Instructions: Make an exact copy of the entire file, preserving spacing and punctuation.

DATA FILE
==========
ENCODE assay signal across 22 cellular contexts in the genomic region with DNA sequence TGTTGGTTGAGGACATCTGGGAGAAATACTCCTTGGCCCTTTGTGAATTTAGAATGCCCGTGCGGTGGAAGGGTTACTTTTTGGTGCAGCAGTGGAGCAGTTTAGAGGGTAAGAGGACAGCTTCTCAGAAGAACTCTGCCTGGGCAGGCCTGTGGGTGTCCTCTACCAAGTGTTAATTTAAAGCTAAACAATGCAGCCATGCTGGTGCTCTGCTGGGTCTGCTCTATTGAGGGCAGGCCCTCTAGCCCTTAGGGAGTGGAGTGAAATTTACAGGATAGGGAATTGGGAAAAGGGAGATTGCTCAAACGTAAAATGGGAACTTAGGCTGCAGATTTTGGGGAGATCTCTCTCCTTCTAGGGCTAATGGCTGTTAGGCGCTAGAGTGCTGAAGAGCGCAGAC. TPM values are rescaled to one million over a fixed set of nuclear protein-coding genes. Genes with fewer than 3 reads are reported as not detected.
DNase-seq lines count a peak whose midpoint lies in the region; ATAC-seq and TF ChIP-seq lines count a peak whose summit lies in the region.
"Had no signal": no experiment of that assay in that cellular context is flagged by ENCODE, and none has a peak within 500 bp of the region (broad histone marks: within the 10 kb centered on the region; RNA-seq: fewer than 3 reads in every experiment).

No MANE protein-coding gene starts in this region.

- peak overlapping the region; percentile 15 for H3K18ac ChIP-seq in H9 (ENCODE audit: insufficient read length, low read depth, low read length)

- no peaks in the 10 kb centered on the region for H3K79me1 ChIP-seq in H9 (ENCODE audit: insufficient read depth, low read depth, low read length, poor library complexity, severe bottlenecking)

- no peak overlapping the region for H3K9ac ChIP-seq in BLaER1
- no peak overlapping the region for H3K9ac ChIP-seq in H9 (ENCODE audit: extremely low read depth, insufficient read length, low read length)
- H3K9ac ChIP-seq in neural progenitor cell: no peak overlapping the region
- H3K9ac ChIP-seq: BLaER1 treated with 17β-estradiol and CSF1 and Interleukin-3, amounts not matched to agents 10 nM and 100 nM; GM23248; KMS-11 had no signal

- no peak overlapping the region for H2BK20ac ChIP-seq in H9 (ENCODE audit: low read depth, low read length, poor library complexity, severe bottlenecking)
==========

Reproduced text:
ENCODE assay signal across 22 cellular contexts in the genomic region with DNA sequence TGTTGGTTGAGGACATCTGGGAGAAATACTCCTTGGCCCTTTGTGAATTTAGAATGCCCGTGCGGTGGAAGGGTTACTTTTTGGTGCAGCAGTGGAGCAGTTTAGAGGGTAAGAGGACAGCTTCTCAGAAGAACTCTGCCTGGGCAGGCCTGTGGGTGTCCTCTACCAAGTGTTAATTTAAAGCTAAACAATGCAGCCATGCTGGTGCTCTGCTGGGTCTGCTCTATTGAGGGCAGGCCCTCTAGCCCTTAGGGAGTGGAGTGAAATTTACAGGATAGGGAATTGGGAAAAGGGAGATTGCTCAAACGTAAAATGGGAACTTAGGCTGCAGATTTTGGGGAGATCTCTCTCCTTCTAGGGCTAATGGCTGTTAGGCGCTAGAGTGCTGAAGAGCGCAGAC. TPM values are rescaled to one million over a fixed set of nuclear protein-coding genes. Genes with fewer than 3 reads are reported as not detected.
DNase-seq lines count a peak whose midpoint lies in the region; ATAC-seq and TF ChIP-seq lines count a peak whose summit lies in the region.
"Had no signal": no experiment of that assay in that cellular context is flagged by ENCODE, and none has a peak within 500 bp of the region (broad histone marks: within the 10 kb centered on the region; RNA-seq: fewer than 3 reads in every experiment).

No MANE protein-coding gene starts in this region.

- peak overlapping the region; percentile 15 for H3K18ac ChIP-seq in H9 (ENCODE audit: insufficient read length, low read depth, low read length)

- no peaks in the 10 kb centered on the region for H3K79me1 ChIP-seq in H9 (ENCODE audit: insufficient read depth, low read depth, low read length, poor library complexity, severe bottlenecking)

- no peak overlapping the region for H3K9ac ChIP-seq in BLaER1
- no peak overlapping the region for H3K9ac ChIP-seq in H9 (ENCODE audit: extremely low read depth, insufficient read length, low read length)
- H3K9ac ChIP-seq in neural progenitor cell: no peak overlapping the region
- H3K9ac ChIP-seq: BLaER1 treated with 17β-estradiol and CSF1 and Interleukin-3, amounts not matched to agents 10 nM and 100 nM; GM23248; KMS-11 had no signal

- no peak overlapping the region for H2BK20ac ChIP-seq in H9 (ENCODE audit: low read depth, low read length, poor library complexity, severe bottlenecking)